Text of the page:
- The Cambro-Ordovician Knox/Black River/Trenton carbonates have
possible reserves of 160 billion cubic feet.
- The Cambrian Pre-Knox clastics and carbonates have possible
reserves of 80 billion cubic feet.
That's a total of 1.1 trillion cubic feet of gas -- and that's
nearly equal to the 1.18 trillion cubic feet reserve base the U.S.
Department of Energy recently said was contained in onshore Ohio.
Probable reserves are those where geologic and reservoir conditions
of surrounding areas can reasonably be extrapolated into the subject
area. Possible reserves are those where geologic units have produced
hydrocarbons in surrounding areas, but geologic and reservoir conditions
cannot be extrapolated into the subject areas.
The Ohio portion of Lake Erie's central basin could produce about
20 billion cubic feet of gas a day, Wickstrom said, which is about
20 percent of the gas currently produced by Ohio's onshore fields
and about 2 percent of the state's annual consumption.
The real question mark in terms of potential is the deeper formations
such as the Trenton-Black River, in which several major discoveries
have been made recently throughout the Appalachian Basin, and the
Knox Group, which has been very prolific onshore in Ohio.
"If we were to find significant trends of those units within the
lake," Wickstrom said, "then the reserves could balloon significantly
from the conservative estimates we have calculated."
There are certainly indications that the Trenton-Black River could
be productive under the lake. Ontario had some of the earliest production
from the Trenton-Black River on the lake's north shore, and CGAS
recently made a new field discovery on the lake's banks in Ashtabula
County, Ohio, that is producing gas from the Trenton-Black River.
Pete McKenzie with CGAS said the field is producing from nine
wells and the firm conservatively estimates reserves for the field
at eight billion cubic feet of gas.
"It's just a matter of connecting the dots," McKenzie said. "There's
Trenton-Black River production on the north shore and the south
shore, so naturally the potential under the lake is substantial."
Meanwhile, In Another State ...
Of course, Ohio isn't the only Great Lakes state studying the
potential underlying the lakes. Michigan is the more progressive
state in terms of moving toward possible drilling under the Great
While state law prohibits any offshore drilling, Michigan has
allowed directional drilling from onshore.
Between 1979 and 1997, 13 oil and gas wells were directionally
drilled beneath the Great Lakes in Michigan. Seven of the wells
are currently producing and have a safe operating record with little
opposition to the wells.
But in 1997, when a company proposed to drill three new wells,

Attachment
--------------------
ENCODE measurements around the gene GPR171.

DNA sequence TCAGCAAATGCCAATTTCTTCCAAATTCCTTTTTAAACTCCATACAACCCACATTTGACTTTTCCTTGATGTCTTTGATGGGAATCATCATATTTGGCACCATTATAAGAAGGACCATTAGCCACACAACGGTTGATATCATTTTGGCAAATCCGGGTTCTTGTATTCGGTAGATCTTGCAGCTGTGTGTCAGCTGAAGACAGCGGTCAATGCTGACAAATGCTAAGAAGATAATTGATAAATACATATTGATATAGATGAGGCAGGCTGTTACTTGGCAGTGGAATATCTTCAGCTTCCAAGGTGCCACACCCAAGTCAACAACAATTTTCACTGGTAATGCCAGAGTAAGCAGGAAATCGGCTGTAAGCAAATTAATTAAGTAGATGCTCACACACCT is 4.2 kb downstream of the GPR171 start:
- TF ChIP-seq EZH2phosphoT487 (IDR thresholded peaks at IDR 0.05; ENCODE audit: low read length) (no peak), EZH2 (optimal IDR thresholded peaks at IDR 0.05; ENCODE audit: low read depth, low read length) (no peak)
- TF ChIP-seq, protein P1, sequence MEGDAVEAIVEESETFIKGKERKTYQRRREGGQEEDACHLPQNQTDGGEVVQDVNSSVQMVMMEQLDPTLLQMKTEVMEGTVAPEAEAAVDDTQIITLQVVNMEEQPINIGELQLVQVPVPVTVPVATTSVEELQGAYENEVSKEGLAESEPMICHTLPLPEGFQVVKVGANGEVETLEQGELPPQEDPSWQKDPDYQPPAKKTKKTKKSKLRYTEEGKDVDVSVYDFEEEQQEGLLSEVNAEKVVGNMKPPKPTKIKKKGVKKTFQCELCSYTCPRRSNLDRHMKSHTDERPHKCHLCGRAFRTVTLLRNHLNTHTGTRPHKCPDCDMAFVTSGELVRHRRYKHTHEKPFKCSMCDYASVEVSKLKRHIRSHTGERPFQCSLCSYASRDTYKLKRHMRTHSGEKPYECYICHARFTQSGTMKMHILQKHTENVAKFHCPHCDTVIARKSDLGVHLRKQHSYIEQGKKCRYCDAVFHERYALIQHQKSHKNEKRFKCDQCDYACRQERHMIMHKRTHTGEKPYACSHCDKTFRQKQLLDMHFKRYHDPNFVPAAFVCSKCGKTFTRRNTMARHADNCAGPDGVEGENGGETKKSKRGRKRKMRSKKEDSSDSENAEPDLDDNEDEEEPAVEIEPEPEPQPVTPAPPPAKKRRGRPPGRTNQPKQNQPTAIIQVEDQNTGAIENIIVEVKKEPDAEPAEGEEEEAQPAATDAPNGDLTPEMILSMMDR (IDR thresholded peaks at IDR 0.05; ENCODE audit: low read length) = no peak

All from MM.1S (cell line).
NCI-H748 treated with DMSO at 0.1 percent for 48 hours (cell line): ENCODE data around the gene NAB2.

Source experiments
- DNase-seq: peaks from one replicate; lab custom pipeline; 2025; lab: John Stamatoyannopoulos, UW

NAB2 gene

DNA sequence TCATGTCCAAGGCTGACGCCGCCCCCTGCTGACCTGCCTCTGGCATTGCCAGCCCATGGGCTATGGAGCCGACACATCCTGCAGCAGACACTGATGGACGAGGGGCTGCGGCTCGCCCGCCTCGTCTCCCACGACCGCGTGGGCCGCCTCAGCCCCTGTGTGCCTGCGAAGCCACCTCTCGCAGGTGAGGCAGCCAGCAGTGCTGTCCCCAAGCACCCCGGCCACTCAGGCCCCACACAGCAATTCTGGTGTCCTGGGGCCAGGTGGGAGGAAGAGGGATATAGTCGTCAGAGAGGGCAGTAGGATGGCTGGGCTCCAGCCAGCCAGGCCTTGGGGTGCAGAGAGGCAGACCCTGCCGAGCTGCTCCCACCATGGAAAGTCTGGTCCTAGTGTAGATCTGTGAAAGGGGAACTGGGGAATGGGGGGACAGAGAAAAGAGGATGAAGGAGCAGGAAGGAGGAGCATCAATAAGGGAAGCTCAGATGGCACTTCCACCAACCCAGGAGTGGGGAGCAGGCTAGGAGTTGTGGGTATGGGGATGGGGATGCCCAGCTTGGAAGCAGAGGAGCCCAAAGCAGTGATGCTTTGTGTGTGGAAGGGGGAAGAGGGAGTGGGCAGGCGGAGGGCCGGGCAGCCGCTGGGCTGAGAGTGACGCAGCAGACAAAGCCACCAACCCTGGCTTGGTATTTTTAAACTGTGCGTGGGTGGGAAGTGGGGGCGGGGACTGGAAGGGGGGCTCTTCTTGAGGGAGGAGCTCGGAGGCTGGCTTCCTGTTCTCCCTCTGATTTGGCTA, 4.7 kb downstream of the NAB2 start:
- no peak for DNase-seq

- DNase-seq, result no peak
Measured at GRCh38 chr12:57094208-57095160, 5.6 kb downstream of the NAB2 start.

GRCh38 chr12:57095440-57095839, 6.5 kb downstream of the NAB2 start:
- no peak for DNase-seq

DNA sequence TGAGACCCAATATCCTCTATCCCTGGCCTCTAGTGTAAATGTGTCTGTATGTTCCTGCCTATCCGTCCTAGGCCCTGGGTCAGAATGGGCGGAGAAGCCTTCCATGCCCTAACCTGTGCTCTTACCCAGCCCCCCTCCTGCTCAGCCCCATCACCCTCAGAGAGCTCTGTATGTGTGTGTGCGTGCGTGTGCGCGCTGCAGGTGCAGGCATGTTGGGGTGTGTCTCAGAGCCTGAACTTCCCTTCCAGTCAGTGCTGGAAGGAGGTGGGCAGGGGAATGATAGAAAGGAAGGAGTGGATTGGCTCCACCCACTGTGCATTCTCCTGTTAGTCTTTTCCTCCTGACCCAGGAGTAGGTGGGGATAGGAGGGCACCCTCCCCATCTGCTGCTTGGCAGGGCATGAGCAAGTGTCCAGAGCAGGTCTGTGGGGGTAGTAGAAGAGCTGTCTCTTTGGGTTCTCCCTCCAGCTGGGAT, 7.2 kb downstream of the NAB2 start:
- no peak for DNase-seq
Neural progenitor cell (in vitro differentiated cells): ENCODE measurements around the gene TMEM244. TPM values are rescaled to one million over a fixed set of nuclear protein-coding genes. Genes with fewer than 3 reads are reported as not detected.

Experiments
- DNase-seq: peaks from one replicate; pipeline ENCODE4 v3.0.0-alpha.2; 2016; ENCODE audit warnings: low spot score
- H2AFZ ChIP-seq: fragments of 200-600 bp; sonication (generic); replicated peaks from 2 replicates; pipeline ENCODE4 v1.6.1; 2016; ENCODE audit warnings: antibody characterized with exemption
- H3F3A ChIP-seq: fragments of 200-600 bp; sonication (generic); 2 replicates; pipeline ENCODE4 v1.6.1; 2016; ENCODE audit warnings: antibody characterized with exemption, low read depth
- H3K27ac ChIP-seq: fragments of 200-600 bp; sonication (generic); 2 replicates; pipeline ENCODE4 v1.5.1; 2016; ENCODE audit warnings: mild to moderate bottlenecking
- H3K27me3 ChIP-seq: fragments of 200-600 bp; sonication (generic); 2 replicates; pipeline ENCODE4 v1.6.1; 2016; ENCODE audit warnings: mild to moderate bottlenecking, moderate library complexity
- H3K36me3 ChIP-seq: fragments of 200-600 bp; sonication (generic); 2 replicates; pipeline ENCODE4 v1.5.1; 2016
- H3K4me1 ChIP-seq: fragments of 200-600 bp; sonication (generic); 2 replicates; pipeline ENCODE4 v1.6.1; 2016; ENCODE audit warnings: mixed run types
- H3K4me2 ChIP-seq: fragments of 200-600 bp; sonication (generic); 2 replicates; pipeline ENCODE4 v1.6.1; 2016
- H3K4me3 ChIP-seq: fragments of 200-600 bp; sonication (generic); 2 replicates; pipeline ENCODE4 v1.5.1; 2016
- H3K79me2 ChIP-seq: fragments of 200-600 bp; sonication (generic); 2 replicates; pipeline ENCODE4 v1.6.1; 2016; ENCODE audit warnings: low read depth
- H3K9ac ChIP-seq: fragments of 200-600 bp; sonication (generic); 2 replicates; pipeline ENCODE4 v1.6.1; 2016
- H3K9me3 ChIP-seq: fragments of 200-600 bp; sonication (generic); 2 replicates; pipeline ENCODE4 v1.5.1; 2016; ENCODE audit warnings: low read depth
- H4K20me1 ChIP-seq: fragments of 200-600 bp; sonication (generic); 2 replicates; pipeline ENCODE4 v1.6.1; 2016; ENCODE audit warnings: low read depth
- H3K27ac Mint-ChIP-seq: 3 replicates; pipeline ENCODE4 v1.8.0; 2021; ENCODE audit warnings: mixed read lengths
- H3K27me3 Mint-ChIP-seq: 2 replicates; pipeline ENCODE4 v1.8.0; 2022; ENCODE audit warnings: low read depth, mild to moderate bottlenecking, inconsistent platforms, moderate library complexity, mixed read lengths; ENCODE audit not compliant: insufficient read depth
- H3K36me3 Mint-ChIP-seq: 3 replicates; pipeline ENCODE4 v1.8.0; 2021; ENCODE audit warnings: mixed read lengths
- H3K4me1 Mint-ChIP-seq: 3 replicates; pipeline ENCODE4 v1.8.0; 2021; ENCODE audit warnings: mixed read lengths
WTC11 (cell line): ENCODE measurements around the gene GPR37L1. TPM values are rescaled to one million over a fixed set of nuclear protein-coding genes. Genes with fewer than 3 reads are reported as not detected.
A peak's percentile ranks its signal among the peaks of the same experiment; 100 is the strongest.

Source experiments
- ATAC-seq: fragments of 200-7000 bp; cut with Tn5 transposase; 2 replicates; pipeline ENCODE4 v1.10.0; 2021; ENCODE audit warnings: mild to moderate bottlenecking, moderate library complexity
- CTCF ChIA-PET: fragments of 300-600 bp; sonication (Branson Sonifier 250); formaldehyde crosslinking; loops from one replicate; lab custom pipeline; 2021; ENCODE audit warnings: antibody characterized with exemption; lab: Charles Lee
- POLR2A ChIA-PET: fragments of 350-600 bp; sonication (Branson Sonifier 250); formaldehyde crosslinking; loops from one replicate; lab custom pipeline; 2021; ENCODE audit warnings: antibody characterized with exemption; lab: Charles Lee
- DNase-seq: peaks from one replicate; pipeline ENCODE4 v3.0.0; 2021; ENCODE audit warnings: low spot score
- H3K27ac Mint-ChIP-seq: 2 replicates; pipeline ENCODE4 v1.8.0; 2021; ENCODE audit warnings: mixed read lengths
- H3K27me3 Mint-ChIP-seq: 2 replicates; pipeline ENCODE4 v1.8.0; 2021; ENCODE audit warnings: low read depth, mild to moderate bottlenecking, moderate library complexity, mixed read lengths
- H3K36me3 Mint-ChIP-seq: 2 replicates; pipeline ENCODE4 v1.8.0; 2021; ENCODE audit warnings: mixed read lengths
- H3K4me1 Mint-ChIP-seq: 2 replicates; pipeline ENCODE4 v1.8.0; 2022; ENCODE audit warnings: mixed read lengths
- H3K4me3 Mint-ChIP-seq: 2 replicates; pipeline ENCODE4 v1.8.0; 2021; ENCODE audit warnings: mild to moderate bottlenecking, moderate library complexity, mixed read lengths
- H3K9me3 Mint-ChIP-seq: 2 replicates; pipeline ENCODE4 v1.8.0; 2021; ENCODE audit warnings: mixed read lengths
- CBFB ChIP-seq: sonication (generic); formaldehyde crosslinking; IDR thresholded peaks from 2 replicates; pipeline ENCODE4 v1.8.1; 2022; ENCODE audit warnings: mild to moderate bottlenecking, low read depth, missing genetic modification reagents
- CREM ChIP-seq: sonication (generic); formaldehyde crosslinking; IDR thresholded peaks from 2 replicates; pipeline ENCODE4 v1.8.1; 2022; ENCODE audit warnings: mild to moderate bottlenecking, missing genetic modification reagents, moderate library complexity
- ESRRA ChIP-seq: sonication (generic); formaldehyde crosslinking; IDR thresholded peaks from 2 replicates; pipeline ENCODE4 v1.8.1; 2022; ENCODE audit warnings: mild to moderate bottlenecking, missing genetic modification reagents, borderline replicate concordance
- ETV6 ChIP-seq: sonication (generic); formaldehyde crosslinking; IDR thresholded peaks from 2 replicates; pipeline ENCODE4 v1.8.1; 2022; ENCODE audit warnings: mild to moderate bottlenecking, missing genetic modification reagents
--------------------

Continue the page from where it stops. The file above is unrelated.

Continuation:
public opposition rose. Critics claimed that directional drilling
posed an unacceptable pollution risk to the lakes and interfered
with the shoreline esthetics, according to a briefing by Harold
R. Fitch, chief of the geological survey division of the Michigan
Department of Environmental Quality.
The Michigan Environmental Science Board quickly reviewed the
issue of directional drilling at the governor's request and reported
that the risk of a direct release of oil or other contaminant to
the waters of the Great Lakes was negligible and did not recommend
a ban on drilling under the lakes.
The Michigan Department of Environmental Quality and the Department
of Natural Resources immediately implemented the board's recommendations,
which included a 1,500-foot setback from the shoreline, prohibits
wells in sensitive coastal environments and sets other special restrictions.
The DNR currently is reviewing its leasing procedures.
Revenues from leasing and royalties for wells beneath the Great
Lakes have contributed more than $13 million to Michigan's Natural
Resources Trust Fund.
Directional drilling would certainly be a viable alternative in
Ohio as well, but even drilling beneath the lake from onshore locations
is meeting with severe opposition.
Wickstrom estimated recoverable natural gas reserves that could
be tapped by land-based directional drilling under the Ohio portion
of Lake Erie's central basin. His "conservative reserve estimates"
encompass 126,700 acres beneath the lake accessible via directional
drilling with 160-acre well spacing.
Under these conditions the total reserve potential is 187 billion
cubic feet of gas.
"Directional drilling has been an important technology for Ohio
producers in recent years, primarily due to urbanization," said
OOGA's Stewart. "Companies have even drilled under man-made lakes
owned by the Army Corps of Engineer, and these wells certainly demonstrate
the safe technology and methodology of directional drilling.
"Despite the overwhelming evidence of these safe drilling practices,"
Stewart continued, "policymakers refuse to even discuss the possibility
of accessing a large part of Ohio's resources."